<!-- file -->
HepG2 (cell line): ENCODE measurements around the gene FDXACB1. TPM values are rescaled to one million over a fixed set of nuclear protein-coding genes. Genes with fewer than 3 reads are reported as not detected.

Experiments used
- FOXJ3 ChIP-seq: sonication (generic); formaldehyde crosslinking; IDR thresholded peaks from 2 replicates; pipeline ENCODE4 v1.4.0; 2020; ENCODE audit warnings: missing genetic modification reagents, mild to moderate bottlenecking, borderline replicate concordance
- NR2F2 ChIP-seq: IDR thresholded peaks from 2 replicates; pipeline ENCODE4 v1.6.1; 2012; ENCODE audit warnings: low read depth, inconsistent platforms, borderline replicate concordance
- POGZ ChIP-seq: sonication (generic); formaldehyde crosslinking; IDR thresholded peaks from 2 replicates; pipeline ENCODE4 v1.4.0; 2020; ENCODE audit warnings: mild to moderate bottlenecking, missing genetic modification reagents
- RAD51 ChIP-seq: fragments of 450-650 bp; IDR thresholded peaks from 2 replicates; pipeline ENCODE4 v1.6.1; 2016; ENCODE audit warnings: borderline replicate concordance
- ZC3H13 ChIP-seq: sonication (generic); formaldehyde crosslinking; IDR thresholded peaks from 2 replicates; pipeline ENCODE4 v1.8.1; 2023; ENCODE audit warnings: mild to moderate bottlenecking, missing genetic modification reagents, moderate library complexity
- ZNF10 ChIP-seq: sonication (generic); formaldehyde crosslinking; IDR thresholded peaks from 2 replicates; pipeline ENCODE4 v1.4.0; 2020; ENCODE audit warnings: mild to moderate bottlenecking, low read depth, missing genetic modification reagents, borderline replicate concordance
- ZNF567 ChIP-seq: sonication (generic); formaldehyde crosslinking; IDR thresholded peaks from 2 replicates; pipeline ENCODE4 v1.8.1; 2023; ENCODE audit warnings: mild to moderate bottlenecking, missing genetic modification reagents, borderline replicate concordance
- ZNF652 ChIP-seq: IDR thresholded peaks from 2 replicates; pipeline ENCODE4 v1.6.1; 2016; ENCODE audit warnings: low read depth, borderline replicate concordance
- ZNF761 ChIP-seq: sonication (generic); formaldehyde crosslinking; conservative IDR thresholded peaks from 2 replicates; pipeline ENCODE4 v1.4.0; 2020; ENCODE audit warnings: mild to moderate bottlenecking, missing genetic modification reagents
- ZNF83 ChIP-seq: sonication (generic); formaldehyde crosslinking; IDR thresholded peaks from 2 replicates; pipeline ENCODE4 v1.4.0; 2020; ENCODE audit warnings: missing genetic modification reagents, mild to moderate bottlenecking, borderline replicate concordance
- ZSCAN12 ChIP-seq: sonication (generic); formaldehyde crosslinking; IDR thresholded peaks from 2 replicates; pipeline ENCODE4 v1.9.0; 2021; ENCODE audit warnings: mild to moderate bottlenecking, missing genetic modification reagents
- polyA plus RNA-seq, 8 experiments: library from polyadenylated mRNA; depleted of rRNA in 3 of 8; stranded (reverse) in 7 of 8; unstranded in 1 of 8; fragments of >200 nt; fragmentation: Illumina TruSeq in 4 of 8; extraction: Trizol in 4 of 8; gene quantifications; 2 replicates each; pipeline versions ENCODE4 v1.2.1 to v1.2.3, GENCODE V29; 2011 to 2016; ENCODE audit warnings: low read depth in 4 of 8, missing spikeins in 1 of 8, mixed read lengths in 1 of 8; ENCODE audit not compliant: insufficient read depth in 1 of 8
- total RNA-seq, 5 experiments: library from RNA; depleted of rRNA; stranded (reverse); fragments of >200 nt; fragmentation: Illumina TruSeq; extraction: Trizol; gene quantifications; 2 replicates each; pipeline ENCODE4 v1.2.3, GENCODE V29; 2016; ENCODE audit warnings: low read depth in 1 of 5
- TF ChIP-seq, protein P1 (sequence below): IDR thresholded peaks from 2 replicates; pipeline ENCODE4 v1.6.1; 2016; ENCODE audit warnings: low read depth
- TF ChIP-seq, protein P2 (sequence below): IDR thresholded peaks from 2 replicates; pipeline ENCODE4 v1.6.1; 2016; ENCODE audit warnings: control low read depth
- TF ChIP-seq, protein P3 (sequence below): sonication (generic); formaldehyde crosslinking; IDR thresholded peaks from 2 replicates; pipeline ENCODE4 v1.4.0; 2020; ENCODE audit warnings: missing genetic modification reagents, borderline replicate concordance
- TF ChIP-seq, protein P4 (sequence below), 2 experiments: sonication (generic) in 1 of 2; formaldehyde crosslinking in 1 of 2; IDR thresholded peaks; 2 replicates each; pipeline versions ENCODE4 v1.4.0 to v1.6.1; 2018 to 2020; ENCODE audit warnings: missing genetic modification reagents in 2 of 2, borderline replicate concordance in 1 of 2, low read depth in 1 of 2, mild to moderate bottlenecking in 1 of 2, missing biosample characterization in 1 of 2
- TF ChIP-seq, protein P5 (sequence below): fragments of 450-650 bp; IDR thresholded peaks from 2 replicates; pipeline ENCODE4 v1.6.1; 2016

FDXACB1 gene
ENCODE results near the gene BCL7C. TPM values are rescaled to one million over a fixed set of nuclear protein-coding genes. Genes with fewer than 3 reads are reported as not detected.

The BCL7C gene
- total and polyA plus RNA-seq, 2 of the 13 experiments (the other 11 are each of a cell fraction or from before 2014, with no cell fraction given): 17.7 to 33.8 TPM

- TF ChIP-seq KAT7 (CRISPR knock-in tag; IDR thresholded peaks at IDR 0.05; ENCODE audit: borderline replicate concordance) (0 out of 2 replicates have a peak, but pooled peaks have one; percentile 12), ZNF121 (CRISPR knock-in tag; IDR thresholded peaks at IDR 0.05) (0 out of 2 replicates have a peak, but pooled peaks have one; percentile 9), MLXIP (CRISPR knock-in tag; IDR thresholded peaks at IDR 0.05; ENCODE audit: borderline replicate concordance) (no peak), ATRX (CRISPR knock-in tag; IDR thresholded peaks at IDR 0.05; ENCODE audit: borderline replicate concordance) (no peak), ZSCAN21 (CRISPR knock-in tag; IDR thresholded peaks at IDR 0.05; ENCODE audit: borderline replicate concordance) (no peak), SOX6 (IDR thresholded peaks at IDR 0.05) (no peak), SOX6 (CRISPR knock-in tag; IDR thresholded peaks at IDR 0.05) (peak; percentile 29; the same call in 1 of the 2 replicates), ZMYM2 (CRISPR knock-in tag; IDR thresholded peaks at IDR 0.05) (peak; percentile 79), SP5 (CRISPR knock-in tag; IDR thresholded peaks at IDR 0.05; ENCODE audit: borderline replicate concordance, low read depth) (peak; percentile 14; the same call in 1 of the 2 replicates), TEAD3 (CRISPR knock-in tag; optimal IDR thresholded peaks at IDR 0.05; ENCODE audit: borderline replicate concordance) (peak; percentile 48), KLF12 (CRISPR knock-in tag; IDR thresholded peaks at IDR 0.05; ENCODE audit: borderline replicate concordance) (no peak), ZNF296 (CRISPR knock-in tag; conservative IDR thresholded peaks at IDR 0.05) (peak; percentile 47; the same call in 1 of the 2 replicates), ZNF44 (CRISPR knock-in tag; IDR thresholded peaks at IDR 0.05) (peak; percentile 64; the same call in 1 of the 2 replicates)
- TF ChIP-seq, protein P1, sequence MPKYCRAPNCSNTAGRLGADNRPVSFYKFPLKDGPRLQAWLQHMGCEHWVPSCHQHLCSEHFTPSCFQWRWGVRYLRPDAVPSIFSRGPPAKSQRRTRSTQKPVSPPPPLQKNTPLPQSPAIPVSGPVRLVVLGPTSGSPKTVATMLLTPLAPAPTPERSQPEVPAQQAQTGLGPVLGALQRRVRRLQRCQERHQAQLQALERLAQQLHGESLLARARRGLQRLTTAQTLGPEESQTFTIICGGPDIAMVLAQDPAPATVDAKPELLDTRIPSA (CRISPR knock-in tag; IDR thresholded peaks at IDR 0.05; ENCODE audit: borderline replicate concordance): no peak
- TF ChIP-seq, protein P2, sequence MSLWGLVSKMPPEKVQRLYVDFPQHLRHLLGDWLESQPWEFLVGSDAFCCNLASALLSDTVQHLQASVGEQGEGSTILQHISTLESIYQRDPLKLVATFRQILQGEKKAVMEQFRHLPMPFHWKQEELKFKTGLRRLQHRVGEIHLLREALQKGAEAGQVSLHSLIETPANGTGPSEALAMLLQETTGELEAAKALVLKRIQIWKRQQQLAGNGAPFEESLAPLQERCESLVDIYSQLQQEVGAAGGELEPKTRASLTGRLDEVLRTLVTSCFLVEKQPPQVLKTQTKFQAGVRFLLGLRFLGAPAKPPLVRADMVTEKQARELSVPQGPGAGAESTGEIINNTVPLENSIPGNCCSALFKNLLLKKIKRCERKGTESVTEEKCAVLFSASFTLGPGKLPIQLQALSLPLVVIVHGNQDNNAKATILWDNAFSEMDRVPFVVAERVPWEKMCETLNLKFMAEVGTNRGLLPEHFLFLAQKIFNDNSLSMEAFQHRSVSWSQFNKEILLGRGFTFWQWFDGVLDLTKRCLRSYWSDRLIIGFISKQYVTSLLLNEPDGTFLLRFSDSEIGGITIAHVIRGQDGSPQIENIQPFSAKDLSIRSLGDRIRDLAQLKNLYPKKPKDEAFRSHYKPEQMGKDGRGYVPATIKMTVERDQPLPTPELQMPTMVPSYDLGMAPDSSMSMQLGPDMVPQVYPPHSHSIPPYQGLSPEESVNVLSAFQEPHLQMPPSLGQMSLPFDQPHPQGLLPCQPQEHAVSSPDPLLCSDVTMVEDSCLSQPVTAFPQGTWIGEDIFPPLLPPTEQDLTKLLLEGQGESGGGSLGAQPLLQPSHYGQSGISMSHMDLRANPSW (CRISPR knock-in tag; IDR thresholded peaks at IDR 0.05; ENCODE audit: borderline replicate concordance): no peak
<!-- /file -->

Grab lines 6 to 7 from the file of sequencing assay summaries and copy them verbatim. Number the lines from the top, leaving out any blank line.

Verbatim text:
- RAD51 ChIP-seq: fragments of 450-650 bp; IDR thresholded peaks from 2 replicates; pipeline ENCODE4 v1.6.1; 2016; ENCODE audit warnings: borderline replicate concordance
- ZC3H13 ChIP-seq: sonication (generic); formaldehyde crosslinking; IDR thresholded peaks from 2 replicates; pipeline ENCODE4 v1.8.1; 2023; ENCODE audit warnings: mild to moderate bottlenecking, missing genetic modification reagents, moderate library complexity